Sunday, March 9, 2008
The Tenth Circuit's recent opinion in United States v. Ary, 2008 WL 565437 (10th Cir. 2008), contains a combined application of the business records exception to the rule against hearsay and the rule regarding hearsay within hearsay. In Ary, Max L. Ary was the President and Chief Executive Officer of the Kansas Cosmosphere and Space Center, a space museum in Kansas, from 1976 until his resignation in 2002. After Ary's departure, it was discovered that several artifacts from the museum were missing and that they were sold at an auction. Prosecutors believed that they could trace those sales back to Ary, which led to him being charged with wire fraud, theft of government property, transportation of stolen property, and money laundering.
After trial, Ary was convicted, based in part upon Cosmosphere's computer and paper inventory records. Ary subsequently appealed, claiming, inter alia, that these records constituted inadmissible hearsay. The prosecution countered that these records were admissible under Federal Rule of Evidence 803(6), which states, inter alia, that records kept in the course of regularly conducted business activity are admissible if certain conditions are "shown by the testimony of the custodian or other qualified witness...unless the source of information or the method or circumstances of preparation indicate lack of trustworthiness."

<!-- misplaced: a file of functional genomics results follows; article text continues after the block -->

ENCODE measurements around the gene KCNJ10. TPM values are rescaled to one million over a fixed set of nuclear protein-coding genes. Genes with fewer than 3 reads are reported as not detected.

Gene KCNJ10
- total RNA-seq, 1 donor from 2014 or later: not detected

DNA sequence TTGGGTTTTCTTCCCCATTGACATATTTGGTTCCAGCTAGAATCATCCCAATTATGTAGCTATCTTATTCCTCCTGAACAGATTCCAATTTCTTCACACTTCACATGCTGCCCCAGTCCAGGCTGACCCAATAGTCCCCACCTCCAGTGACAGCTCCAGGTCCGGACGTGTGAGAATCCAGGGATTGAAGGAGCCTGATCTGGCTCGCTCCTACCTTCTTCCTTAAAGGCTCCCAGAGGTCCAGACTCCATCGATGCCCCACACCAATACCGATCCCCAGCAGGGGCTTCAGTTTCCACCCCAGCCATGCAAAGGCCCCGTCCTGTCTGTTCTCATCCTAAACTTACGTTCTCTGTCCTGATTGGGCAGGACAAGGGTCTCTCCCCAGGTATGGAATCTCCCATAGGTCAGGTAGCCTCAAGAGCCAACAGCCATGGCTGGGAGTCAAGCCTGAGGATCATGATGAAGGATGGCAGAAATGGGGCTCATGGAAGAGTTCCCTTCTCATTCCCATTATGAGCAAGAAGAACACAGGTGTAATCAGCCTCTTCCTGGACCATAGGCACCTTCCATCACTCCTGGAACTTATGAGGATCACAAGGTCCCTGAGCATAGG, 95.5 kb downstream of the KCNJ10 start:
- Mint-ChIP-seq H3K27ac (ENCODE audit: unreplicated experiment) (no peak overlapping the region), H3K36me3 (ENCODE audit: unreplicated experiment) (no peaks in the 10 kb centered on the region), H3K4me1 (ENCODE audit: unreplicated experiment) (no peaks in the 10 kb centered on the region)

The Tenth Circuit agreed with the prosecution. It noted that "[t]he government presented the testimony of Stephen Garner, Sharon Olson-Womack, and James Remar who all served as curators at the Cosmosphere....These witnesses established that the inventory records were prepared in the normal course of business." The problem, however, was that these curators did not create these records solely from information at the musem; instead, they sometimes had to track down invoices and documentation that came with artifacts when they were purchased.
The Tenth Circuit was thus presented with "hearsay within hearsay" under Federal Rule of Evidence 805 because the museum records and the invoices each constituted a layer of hearsay. The court, however, found that the invoices also constituted business records under Federal Rule of Evidence 803(6) because "[o]ne who provides a sales invoice is under a business duty to provide accurate information....Therefore no link in the trustworthiness chain was broken. Both the records created by the curators, and the documents upon which they relied, f[e]ll into the business records exception to the hearsay rule."
I think that the court's decision was correct as it was presented with the rare scenario where hearsay within hearsay was admissible because both layers met applicable exceptions.